Sunday, June 24, 2018

Tlooth by Harry Mathews

Sister Agnes: There is no inch in the world without God.  I breathe him, the birds of heaven breathe him, fish breathe him in the deepest waters where air cannot be seen or felt, but where air is.  Man walks and dies; he breathes and becomes breath--as if a dolphin flying skyward were snatched forever into a net of air.

It is the Mother Superior's turn to speak.  Sipping a glass of water, she sighs, "Sister Agnes, show me your ass."

Harry Mathews' Tlooth begins in a Siberian prison camp, where the prisoners are split into "sects" based on their religious beliefs.  The Defective Baptists are playing the Fideists in baseball.  The narrator has secretly packed a baseball with dynamite, and is planning to use it to kill Evelyn Roak, the surgeon who accidentally, or perhaps maliciously, removed the narrator's middle two fingers, ruining a promising career as a violinist.  The plan doesn't work, thanks to a wild pitch, but when Roak is released from prison, it sets off a long chase across several continents.

Like The Sinking of the Odradek Stadium, Tlooth is full of gratuitous wordplay and puzzles of all sorts.  But it's not always easy to tell what is and what isn't a puzzle, something to be figured out.  When the narrator's traveling band is accosted in the Eurasian steppes by a group of nomad kings who offer a kind of repetitive poem-song, is that a puzzle?  Is there a solution lurking in there somewhere that makes the whole thing satisfying on a level beyond the exotic strangeness of the scene?  Or is it all like the poem traced on the labyrinth of their animal-shaped derby racer (another tradition of the prison camp, like the baseball games), which leads to the same spot where it began?  There's a Nabokov-like suggestion running throughout the book that the puzzles, whatever they are, are to no purpose, and that deciphering the wordplay is a kind of fool's game.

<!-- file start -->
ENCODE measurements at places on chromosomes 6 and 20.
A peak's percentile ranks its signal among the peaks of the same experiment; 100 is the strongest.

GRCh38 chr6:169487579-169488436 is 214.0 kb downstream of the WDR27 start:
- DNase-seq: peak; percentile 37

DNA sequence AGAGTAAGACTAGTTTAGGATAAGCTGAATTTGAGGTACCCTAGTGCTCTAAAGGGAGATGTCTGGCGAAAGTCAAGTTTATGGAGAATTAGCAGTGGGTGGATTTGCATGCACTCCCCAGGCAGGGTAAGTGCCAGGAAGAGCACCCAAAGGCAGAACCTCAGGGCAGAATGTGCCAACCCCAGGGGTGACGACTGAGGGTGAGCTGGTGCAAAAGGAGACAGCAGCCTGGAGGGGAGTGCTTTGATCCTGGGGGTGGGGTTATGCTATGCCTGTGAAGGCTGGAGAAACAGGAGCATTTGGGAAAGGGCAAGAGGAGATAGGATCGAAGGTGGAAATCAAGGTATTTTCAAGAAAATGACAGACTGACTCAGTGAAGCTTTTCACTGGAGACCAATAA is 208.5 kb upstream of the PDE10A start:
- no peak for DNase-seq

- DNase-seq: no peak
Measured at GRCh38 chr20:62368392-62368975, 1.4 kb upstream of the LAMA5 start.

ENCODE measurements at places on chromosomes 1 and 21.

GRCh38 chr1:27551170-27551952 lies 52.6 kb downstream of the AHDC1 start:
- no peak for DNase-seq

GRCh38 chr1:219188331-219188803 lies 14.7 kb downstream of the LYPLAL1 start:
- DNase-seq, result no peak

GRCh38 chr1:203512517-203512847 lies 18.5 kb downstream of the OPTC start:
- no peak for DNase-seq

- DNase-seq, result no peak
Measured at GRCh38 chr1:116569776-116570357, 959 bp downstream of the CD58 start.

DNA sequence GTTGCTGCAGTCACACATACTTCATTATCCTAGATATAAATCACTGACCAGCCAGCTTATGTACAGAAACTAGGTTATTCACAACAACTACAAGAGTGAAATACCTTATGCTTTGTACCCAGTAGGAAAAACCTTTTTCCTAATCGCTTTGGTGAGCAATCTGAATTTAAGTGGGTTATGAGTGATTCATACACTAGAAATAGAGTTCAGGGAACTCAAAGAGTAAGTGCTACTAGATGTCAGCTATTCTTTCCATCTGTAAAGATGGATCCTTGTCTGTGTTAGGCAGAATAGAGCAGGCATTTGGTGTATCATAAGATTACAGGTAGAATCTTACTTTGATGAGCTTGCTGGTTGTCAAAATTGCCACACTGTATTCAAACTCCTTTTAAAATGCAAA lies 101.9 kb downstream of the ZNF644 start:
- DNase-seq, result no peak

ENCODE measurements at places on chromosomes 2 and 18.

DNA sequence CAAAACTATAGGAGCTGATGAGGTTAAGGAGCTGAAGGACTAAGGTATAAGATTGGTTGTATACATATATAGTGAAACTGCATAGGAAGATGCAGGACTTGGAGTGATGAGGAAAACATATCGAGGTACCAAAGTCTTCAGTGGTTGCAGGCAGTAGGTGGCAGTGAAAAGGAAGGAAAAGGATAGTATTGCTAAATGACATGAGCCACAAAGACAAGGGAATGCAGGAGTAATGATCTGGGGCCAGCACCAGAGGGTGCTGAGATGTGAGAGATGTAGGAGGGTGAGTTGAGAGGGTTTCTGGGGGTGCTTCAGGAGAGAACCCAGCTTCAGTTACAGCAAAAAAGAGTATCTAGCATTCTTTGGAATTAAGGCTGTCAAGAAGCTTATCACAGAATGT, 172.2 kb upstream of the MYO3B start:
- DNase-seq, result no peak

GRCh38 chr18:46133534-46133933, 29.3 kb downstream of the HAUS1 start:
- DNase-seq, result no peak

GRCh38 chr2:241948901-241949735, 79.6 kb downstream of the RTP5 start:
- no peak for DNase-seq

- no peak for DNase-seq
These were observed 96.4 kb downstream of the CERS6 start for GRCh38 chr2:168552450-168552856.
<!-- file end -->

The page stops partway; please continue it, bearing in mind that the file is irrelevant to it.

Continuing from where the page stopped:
In Odradek, I didn't mind the wordplay because, even when it seemed self-referential or circuitous, it was grounded by the relationship between the two main characters, who have overcome their linguistic differences to fall in love, or so they think.  The revenge narrative of Tlooth seems to offer something similar, but less successfully.  Mostly, it seems to offer a set of open-ended questions.  What am I supposed to make of the long digression in which the narrator pens a scene for a pornographic "blue movie?"  (I did like the bit of dialogue I quoted up at top, though.)  What's the point of giving most of the characters ambiguously gendered names, and only revealing that the narrator--and Roak--are female toward the very end of the novel?  It certainly toys cleverly with my sense of character, and chastises me for coding the revenge plot as male.  But I couldn't shake a feeling of boredom, a sense that the answer to these questions is that there is no answer.  I admit that I didn't always "get" Tlooth, but neither am I sure what there is to get.

Along the way, at least, Tlooth offers up a bunch of fun little vignettes.  The title comes from a moment when the protagonist sticks her foot in a prophetic bog, which tells her fortune in a gas bubble: "Tlooth." Her prison training as a dentist is what allows the protagonist to finally get her revenge.  But it's a reference also to the "truth," something which the novel is not very forthcoming with, and when it does offer something like it, it's slightly off, put through the wringer of wordplay: Tlooth.

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